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© Center for Jewish Art, Photographer: Dashevskii, D., 1990
Name/Title
Kloyz of R. David Moshe Friedmann in Chortkiv | Unknown
Object
Object Detail
Settings
Unknown
Date
1881-1885
Synagogue active dates
Reconstruction dates
Historical Origin
Unknown
Community type
Congregation
Unknown
Site
Unknown
School/Style
Period Detail
Collection
Unknown |
Documentation / Research project
Unknown
Material/Technique
Brick plastered walls, wooden roof constructions.
Material Stucture
Material Decoration
Material Bonding
Material Inscription
Material Additions
Material Cloth
Material Lining
Tesserae Arrangement
Density
Colors
Construction material
Measurements
Height
15.75 m
Length
Width
45.25 m
Depth
Circumference
Thickness
Diameter
Weight
Axis
Panel Measurements
Subject
Unknown |
Condition
Extant
Documented by CJA
Surveyed by CJA
Present Usage
Present Usage Details
Condition of Building Fabric
Architectural Significance type
Historical significance: Event/Period
Historical significance: Collective Memory/Folklore
Historical significance: Person
Architectural Significance: Style
Architectural Significance: Artistic Decoration
Urban significance
Significance Rating
Languages of inscription
Unknown
Type of grave
Unknown
0
Ornamentation
Custom
Contents
Codicology
Scribes
Script
Number of Lines
Ruling
Pricking
Quires
Catchwords
Hebrew Numeration
Blank Leaves
Direction/Location
Façade (main)
West
Endivances
Location of Torah Ark
East
Location of Apse
Location of Niche
Location of Reader's Desk
Location of Platform
Temp: Architecture Axis
Arrangement of Seats
Location of Women's Section
West
Direction Prayer
East
Direction Toward Jerusalem
Coin
Coin Series
Coin Ruler
Coin Year
Denomination
Signature
Colophon
Scribal Notes
Watermark
Hallmark
Group
Group
Group
Group
Group
Trade Mark
Binding
Decoration Program

According to witnesses' testimony, four animals (Mishna Avot 5:20) were depicted on the ceiling of the vestibule. The ceiling of the prayer hall was decorated with "beautiful decorations" (Sefer Chortkov, p. 70) (see Description of the interior above).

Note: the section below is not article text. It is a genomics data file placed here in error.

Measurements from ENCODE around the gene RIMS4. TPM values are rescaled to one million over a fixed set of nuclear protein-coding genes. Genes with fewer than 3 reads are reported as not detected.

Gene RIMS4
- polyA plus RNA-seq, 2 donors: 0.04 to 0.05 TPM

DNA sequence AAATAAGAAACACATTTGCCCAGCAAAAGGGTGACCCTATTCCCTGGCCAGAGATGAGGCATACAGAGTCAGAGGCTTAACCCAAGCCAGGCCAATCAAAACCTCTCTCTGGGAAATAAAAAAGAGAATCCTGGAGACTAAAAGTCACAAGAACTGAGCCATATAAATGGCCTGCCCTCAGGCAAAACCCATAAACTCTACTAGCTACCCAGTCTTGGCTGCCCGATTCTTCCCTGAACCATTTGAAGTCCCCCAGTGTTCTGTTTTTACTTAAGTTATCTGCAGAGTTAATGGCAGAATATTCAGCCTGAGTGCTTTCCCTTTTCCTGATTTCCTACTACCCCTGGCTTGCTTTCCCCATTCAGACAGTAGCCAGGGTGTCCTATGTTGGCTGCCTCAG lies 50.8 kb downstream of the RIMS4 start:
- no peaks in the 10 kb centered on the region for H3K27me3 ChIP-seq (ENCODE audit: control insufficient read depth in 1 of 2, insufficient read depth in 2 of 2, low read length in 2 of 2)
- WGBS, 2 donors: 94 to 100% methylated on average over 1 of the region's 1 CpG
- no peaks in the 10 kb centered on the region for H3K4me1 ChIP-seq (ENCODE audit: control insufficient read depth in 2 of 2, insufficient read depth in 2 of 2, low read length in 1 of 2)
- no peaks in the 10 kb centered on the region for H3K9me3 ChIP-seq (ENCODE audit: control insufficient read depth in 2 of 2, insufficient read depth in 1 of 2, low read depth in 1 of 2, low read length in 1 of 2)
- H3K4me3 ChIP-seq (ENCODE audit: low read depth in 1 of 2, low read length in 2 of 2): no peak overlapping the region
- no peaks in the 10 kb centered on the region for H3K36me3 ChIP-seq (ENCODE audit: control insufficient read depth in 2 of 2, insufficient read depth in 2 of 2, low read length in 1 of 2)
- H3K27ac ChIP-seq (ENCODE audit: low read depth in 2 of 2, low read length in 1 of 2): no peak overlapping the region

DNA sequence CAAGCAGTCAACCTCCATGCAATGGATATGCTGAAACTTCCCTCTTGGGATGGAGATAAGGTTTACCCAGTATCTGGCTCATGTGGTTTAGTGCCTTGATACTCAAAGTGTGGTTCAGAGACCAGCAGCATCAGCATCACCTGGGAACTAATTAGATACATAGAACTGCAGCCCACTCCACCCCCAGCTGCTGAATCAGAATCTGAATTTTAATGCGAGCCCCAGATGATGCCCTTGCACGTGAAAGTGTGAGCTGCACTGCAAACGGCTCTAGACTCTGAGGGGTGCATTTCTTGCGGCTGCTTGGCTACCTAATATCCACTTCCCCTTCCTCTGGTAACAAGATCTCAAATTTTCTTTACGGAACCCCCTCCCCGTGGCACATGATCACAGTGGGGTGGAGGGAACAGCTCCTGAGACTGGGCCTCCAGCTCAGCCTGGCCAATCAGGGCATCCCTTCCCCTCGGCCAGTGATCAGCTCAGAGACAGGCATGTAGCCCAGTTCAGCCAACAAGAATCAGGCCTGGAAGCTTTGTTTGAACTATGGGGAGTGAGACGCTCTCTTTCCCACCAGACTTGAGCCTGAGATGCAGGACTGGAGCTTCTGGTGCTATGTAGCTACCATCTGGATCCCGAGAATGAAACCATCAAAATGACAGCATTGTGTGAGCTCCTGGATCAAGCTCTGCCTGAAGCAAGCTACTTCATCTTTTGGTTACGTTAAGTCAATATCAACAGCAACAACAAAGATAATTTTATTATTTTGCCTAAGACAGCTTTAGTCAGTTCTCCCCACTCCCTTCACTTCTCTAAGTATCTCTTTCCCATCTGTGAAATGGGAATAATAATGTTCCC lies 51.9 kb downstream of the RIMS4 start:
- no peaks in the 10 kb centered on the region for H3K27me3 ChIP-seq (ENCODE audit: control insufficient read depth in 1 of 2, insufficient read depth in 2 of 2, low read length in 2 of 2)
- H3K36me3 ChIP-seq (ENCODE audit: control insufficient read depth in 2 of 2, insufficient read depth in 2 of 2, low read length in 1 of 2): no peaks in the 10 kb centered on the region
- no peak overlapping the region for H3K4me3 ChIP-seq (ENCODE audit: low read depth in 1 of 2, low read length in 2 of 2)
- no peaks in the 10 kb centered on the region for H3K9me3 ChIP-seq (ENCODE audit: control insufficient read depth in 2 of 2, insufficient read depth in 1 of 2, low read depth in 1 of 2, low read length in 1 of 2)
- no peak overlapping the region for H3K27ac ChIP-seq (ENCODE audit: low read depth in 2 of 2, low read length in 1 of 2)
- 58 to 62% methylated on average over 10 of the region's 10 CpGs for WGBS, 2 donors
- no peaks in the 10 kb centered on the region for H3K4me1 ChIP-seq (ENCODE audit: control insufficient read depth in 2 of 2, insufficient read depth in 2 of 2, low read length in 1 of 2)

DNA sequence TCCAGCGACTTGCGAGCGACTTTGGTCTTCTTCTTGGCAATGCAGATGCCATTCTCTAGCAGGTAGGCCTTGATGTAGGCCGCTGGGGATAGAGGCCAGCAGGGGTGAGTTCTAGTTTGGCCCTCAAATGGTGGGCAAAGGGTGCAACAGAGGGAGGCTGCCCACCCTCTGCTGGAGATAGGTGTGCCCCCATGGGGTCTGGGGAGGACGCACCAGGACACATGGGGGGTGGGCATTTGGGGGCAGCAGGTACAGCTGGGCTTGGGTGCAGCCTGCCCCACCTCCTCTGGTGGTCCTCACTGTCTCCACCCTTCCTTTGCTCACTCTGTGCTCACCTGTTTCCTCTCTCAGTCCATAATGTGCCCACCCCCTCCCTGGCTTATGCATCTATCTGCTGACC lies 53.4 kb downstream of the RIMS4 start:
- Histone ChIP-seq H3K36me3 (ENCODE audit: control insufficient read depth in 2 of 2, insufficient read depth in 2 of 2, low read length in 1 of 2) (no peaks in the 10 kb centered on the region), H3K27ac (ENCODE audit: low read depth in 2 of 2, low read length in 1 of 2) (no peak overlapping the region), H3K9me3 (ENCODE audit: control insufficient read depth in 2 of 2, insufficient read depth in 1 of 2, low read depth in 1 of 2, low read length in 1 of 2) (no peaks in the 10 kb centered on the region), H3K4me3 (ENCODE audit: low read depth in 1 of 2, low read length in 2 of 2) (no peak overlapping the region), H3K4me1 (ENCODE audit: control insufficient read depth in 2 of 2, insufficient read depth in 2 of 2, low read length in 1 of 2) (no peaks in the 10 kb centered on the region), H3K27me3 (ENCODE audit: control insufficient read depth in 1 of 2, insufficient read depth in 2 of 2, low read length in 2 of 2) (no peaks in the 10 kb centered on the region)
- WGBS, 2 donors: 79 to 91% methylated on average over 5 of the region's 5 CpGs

Summary and Remarks

The Kloyz building was probably inspirited by the Kloyz in Sadgora, the residence of Rabbi David Moshe's father, Rabbi Israel of Ruzhin, and his elder brother, R. Avraham Yaakov.

The Tsaddiks of Ruzhin-Sadgora dynasty did not pray with their Hassidim, but had a separate prayer room near the main prayer hall.  This arrangement was started by R. Israel of Ruzhin and is noteworthy in all Kloyzn of his descendants (Asaf, pp. 372-3, Even, pp. 3, 83, 153).

Since the women did not take part in the Hassidic rituals at all and especially in the "pilgrimages" to the Tsaddiks on Saturdays and Holydays, the women's section of the Kloyz, if it existed, served only women living in the court, i.e. the family members and servants.

Suggested Reconsdivuction
History/Provenance
Rabbi David Moshe Friedman of Chortkov (1827-1903), the fifth son of Rabbi Israel of Ruzhin established his court in Chortkov after the year 1869 (Asaf, p. 463). The dwelling palace was probably bought from the princess Jeronima Borkowska in 1865 (Sefer Chortkov, p. 31; Asaf, p. 370, n. 17). Therefore, the Kloyz was built after that date. According to the Hassidic tradition, the Kloyz was planned by R. David Moshe's son, Rabbi Israel (Asaf, p. 370). Although the court of the Chortkover Rebbe had no influence in the Jewish community of Chortkov (Asaf, p. 366, n. 9; Sefer Chortkov, p. 69), it was an important factor in the economic life of the town, since thousands of Hassidim arrived to see the Rebbe, especially during the Holydays, and also served as an attraction to inhabitants, especially the large park (Sefer Chortkov, p. 70). After R. Moshe David's death, the Kloyz served his son and successor, Rabbi Israel (1854-1934). In 1914, with the start of the First World War, he fled to Vienna, where he lived until his death. However, he used to visit Chortkov during the Holydays (Sefer Chortkov, pp. 57, 61-2). After the Second World War the building was used by an engineering-building military unit. Part of the roof constructions were removed for use as building material, which caused the beginning of the ceiling's collapse. To prevent the collapse, four octagonal columns were inserted into the prayer hall. In the 1980s, the building was remodeled for the Centre of Youth Art.
Main Surveys & Excavations
Bibliography
Alfasi, Itshak, Hahasidut midor ledor, vol. 1 (Jerusalem, 1995), pp. 61-67; Asaf, David, Derekh hamalkhut: r. Israel miruzhin umekomo betoldot hahasidut (Jerusalem, 1997), pp. 367-373; Austri-Dunn, Yeshayahu (ed.), Sefer yizkor lehantzhat kdoshei kehilat chortkov (Haifa-Tel Aviv, 1967); Even Itzhak, Funem rebens hoif: zikhroines un maises (New York, 1922; reprint: Israel, 1970).
Short Name
Full Name
Volume
Page
Type
Documenter
Z. Lagush, Z. Horbach |
Researcher
Vladimir Levin | 2001, 2016
Architectural Drawings
Z. Lagush, Z. Horbach |
Computer Reconstruction
|
Section Head
A. Cohen-Mushlin | 2001
Language Editor
J. Cardoso, S. Oren | 2001
Donor
|
Negative/Photo. No.
A163761